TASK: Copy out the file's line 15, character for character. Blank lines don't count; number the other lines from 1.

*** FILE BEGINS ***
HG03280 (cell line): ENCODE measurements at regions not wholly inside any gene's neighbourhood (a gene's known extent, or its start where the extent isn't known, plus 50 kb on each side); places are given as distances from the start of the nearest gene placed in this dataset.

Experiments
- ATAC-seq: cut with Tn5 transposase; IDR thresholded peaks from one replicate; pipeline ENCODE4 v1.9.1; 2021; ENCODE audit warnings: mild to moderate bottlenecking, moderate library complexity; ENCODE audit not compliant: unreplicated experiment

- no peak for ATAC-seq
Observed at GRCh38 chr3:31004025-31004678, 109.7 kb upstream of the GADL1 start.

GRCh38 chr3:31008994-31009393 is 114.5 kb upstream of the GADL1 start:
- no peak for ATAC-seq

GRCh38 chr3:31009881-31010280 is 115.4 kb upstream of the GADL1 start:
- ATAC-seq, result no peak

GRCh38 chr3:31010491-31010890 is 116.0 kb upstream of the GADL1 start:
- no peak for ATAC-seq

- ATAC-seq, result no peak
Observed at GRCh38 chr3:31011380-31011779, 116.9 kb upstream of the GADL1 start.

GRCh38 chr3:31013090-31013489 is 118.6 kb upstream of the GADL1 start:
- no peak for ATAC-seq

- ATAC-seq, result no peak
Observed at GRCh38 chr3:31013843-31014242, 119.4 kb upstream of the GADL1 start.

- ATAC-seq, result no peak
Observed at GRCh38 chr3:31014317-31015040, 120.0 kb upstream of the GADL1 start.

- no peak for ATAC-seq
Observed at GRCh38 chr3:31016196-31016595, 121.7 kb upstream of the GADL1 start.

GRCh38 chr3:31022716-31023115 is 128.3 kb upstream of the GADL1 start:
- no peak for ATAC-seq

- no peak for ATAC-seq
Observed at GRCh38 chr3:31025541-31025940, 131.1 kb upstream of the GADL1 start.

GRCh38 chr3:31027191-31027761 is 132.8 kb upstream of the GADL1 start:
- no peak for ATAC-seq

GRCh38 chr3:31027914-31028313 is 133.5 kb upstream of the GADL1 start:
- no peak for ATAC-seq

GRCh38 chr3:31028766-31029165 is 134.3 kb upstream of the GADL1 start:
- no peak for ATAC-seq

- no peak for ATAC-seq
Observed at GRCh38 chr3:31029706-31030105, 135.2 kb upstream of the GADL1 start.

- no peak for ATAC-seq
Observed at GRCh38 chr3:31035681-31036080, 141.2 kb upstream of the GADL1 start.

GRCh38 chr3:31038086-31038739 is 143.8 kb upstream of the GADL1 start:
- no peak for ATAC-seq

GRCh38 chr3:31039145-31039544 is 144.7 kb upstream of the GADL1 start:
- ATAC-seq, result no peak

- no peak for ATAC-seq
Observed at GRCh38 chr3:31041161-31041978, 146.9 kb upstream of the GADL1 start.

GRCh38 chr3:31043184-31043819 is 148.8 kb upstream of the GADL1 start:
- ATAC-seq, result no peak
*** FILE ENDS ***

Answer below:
- no peak for ATAC-seq